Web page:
The Story of Caskets in America
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The Story of Caskets in America

From Coffins to Caskets - an American History

We have to admit that most of us don’t like to talk about death, funerals, or anything related. Unfortunately, everybody will have to deal with it at some point in life, so it is not a bad idea to be prepared and have some knowledge about the topic.

Apart from the many and various funeral rules, rituals, and things to organize, one of the main matters to know about is caskets, or should we say coffins? Is it a casket or a coffin? Are they different or not? Keep reading to find out more about the exciting history of caskets and coffins on the North American continent.

Casket or coffin? What’s the difference?

In a nutshell, caskets and coffins are used interchangeable, even if they do present some differences. The shape of the two differs, with the coffin having six sides and being hexagonal, whereas the casket is rectangular and shows four sides. But that’s a general description, as the coffin doesn't typically come with a hinged lid, for example.

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According to historians, the coffin disappeared in the States many years ago, as the Americans preferred caskets better than coffins. How the coffin became a casket is also interesting, since this transformation has both social and economic reasons, with the 19th century America as the turning point in this evolution.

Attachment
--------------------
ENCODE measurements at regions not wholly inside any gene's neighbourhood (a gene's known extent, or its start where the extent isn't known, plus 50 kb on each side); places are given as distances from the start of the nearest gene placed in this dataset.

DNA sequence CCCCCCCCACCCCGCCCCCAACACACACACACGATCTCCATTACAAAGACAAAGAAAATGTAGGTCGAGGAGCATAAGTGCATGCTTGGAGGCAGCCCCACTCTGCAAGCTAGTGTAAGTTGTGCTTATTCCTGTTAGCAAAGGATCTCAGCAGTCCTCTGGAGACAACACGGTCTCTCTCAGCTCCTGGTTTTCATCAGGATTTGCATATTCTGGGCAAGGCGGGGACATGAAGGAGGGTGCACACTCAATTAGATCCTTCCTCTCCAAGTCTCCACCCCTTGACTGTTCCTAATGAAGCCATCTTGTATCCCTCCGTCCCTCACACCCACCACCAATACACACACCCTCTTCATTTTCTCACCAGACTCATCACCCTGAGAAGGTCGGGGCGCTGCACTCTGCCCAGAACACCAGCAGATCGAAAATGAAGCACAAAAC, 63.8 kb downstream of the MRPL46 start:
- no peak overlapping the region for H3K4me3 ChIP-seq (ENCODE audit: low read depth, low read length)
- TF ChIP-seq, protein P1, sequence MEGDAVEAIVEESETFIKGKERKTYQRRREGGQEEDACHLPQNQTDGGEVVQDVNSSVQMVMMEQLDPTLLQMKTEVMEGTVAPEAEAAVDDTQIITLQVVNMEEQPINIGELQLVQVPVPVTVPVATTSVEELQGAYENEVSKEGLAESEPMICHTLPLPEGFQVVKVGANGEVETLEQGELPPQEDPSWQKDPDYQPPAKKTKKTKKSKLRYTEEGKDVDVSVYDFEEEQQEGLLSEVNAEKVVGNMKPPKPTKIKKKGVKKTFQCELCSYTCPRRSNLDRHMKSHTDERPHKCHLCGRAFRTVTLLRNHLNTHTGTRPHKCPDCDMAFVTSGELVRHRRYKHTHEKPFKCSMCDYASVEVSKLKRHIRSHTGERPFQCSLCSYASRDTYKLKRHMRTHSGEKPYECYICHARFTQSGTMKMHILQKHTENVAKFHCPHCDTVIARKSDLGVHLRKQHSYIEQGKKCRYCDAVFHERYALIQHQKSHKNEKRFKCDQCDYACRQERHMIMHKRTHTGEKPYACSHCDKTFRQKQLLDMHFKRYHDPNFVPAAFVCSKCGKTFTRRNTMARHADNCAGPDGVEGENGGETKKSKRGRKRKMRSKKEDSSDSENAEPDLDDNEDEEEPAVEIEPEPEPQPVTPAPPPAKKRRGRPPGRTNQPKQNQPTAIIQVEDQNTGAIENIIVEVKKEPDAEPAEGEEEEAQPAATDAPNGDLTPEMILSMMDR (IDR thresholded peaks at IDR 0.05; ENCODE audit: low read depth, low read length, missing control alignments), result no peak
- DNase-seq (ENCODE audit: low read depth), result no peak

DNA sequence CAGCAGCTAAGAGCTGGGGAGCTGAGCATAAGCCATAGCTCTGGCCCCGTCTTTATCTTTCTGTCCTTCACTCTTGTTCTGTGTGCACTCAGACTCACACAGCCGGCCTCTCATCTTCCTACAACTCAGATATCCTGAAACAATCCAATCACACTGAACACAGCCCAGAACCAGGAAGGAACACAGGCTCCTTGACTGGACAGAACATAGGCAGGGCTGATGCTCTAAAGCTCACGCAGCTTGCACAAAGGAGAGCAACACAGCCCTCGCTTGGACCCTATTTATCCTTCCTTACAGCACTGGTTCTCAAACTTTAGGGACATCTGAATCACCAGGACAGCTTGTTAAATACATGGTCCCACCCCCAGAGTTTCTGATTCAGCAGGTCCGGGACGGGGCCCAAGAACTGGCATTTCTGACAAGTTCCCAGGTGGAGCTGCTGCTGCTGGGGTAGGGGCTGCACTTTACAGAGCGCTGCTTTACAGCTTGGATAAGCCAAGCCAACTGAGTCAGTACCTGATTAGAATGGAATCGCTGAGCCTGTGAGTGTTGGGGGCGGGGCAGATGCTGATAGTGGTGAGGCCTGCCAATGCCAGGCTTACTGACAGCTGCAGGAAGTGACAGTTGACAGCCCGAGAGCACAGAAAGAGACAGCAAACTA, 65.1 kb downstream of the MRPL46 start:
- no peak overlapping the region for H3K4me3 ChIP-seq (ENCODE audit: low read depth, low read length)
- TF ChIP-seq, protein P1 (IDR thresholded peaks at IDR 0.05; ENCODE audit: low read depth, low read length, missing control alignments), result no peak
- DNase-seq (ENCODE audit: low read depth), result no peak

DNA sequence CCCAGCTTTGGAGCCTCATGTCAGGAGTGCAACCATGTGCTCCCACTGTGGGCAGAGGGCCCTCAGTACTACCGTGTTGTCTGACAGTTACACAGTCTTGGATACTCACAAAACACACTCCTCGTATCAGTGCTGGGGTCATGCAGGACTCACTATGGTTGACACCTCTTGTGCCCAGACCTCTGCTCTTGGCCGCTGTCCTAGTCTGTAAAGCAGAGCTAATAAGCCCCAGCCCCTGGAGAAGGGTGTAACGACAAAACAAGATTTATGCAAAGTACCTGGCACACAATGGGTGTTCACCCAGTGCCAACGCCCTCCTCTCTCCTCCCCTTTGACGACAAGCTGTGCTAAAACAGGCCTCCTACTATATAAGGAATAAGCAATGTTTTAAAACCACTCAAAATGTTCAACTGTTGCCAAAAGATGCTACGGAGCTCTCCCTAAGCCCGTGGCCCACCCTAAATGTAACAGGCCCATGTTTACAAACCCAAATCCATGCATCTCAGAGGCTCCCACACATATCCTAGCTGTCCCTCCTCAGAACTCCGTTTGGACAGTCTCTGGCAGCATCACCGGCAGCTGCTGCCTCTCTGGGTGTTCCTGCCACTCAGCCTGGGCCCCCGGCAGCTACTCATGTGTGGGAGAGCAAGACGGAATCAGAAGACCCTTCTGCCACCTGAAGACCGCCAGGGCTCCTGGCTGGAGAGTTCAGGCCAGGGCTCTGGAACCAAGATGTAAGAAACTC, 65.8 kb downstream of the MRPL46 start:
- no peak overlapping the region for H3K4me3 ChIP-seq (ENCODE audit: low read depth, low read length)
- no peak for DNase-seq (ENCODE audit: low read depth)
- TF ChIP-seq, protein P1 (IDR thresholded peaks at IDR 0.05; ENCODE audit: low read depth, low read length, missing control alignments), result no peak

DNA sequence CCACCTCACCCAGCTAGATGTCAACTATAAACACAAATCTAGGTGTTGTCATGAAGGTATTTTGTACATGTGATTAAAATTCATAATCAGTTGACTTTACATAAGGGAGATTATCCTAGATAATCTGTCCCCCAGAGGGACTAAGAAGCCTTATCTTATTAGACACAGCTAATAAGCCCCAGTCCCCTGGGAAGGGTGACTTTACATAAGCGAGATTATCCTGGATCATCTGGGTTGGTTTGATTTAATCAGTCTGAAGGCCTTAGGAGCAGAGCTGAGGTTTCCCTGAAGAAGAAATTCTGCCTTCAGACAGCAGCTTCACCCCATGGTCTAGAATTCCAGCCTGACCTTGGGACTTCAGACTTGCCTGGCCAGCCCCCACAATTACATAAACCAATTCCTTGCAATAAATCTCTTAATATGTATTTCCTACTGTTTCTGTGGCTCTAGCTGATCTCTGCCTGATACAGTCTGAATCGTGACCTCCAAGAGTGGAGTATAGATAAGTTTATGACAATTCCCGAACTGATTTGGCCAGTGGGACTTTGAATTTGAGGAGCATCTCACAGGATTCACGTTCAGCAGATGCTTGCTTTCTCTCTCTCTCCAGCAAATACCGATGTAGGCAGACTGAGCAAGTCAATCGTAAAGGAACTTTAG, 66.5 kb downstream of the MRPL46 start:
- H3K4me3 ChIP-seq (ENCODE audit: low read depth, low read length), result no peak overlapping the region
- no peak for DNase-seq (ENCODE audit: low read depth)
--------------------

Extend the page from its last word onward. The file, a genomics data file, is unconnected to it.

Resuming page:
Traveling back in time - the 1700s

Without going too much into details, the British colonies in North America were commonly known as British America and the British West Indies until late 1700 (1776). It was then when the thirteen British colonies along the Atlantic seaboard proclaimed their independence, turning into the United States.

In 1700, the English law permitted all people to use coffins for burials. Before the 1700s, coffins were used for the wealthier, whereas the poorest citizens were buried in winding-sheet or shrouds and placed directly into the ground. The “parish coffin” was the single kind of coffin during this period; it was a vessel for carrying the body from the church to the graveside, adding a particular dignity to the moment.